Utilizing a coach to shuttle your congregation. Bus outreach, shuttle ministries.

Bus outreach, Charter Bus Houston

Utilizing a coach to shuttle your congregation. Bus outreach, shuttle ministries.

Not all shuttles are about moving people to and from work, or to ease the congestion of busy holiday shopping. Church shuttles, or bus ministries as they are typically called, are a way for active churches to interact into their communities and bring those members who may be incapable to get there otherwise. When you are ready to look at how a bus ministry may help your church and your community we anticipate helping you establish an affordable, safe and reliable solution.

Think of a church bus dragging into a neighborhood where children jump up and down and go to the door even before the vehicle stops. All of these youngsters really want to come to church! But what’ll meet them when they get to the church building– kids who excitedly embrace them? Members that welcomes them? or people who groan when “these” kids don’t appear to abide by all the churchy rules? If your bus ministry is operating right, these kids will come across the love and grace of Jesus Christ.

Rod Baker, a former bus supervisor and outreach pastor at the Church on the Move in Tulsa, Oklahoma, weekly remained before countless inner city boys and girls transported on 48 buses from Tulsa and the surrounding metro area. Baker had served 12 years in bus ministry– an area of outreach that he completely advocates– mostly because it allowed children a chance and a refuge to get out of to a new environment where their minds and hearts open up and “the walls come down.”.

Three elements made up Church on the Move’s bus ministry successful: vision, organization, and structure. Not everyone in the church had the vision; however leadership from the head pastor fueled the ministry. Once served as a bus minister himself, the head pastor at Church on the Move.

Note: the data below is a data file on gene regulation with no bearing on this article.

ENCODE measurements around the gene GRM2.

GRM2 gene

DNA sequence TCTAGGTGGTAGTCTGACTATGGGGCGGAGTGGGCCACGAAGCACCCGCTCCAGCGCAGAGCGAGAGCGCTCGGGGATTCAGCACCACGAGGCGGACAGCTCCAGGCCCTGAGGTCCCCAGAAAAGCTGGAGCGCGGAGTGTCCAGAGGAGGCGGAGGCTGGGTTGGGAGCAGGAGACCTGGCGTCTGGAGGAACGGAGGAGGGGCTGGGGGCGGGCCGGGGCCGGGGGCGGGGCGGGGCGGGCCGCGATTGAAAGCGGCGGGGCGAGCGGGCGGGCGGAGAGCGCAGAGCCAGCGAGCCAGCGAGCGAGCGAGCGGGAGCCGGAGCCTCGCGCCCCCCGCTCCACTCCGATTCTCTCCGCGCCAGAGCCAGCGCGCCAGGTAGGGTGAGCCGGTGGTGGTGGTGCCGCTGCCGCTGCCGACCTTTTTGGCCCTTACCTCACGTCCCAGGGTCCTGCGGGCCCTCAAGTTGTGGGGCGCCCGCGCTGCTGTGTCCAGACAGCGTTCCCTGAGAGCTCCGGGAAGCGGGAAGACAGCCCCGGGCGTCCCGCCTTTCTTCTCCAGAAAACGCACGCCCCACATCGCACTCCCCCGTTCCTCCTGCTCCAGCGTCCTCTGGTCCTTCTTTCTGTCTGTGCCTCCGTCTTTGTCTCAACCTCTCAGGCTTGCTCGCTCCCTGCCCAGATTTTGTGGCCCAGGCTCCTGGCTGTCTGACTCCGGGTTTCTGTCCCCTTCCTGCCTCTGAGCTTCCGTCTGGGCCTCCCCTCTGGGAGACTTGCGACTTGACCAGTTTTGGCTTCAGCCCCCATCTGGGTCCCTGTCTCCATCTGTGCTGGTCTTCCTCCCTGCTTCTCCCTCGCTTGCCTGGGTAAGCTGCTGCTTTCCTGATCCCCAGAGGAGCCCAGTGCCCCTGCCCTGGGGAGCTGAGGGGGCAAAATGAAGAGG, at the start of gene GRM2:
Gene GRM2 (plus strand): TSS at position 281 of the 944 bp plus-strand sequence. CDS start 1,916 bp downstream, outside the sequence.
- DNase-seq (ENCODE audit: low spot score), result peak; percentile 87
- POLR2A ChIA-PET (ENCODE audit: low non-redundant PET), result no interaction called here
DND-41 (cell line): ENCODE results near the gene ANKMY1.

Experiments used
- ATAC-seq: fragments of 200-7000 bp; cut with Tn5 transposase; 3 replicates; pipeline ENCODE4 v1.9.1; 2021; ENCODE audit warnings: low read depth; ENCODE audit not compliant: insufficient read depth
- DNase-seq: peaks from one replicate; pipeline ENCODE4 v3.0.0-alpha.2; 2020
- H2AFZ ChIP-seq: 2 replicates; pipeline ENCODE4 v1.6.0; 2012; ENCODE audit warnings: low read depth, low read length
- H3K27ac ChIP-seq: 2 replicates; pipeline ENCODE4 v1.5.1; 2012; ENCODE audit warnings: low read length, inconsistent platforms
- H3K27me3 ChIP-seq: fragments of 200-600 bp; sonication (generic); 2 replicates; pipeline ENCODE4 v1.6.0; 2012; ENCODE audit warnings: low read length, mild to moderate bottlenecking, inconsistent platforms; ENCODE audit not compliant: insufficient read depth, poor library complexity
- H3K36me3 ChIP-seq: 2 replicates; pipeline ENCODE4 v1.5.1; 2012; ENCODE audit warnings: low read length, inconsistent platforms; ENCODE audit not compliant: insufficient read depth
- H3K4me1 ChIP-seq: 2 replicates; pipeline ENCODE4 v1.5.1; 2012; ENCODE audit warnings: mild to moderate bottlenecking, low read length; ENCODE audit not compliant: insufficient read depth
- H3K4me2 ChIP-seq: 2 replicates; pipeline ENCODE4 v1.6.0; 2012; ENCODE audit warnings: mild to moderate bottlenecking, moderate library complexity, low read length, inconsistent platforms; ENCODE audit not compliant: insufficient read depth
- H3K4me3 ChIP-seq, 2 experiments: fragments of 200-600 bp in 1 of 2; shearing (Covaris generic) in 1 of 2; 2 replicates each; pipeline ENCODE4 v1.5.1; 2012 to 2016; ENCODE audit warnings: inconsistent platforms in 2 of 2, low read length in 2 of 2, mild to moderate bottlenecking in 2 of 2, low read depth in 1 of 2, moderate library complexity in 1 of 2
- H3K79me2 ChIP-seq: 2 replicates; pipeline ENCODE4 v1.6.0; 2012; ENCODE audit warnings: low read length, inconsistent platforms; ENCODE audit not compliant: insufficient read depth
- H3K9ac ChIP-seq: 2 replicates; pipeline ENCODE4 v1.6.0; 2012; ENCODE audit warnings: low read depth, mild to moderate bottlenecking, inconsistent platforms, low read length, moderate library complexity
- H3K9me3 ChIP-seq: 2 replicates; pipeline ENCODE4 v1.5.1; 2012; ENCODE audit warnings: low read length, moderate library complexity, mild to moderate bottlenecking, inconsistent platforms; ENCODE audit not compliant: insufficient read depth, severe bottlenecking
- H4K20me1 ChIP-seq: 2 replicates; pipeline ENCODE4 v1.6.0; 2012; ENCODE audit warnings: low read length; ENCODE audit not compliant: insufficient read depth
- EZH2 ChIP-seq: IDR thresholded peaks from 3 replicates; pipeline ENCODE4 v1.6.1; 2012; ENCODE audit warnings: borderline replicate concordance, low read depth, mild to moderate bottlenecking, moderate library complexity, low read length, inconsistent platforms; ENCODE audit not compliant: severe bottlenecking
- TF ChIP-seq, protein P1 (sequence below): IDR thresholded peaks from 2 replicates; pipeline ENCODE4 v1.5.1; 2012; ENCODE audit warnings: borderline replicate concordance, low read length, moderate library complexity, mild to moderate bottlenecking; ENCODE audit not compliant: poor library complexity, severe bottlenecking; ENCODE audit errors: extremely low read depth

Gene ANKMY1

Each week the church teaches up to 17,000 kids. Around 11,000 of these kids come to sidewalk Sunday school in their own neighborhoods.

According to children’s pastor Chris Blake, the central concept of the 15-year-old ministry is that “it’s better to build boys and girls than repair men and women.”

On a smaller but equally as meaningful scale, Dave Diehl, a children’s pastor at Central Assembly of God, in Cumberland, Maryland, operates a bus ministry that gathers children on Sunday mornings for Sunday school, the beginning of a worship service, and children’s church. The program includes prayer and stimulates children to pray for one another.

Beati n’The Bushes.

Every Thursday and Friday, drivers visited kids’ families and sought out new families. On Sundays, the buses picked up kids who wanted to be part of the church.

A normal Saturday began with a half hour of praise and prayer. The program was high-impact and fast-action. Scheduled from beginning to end, all the parts fits like a puzzle– even down to the chant “All Hail the Power of Jesus’Name.” Each month centered around a theme such as obedience.

It was essential that there was no “dead time”; the kids listened to preaching exactly on the bus. Theme prizes including whistles and candy donated by the organizations who worked as motivators. Volunteers fed the kids, instructed an object lesson, played a game, and taught a Bible lesson. The goal of Saturdays was clearly sharing God’s love with unchurched kids. According to Baker, the reason for tightly packed activity and teaching is that “you may see some kids for 16 hours all together and never see them again. You must teach it in a manner they can run and take with.”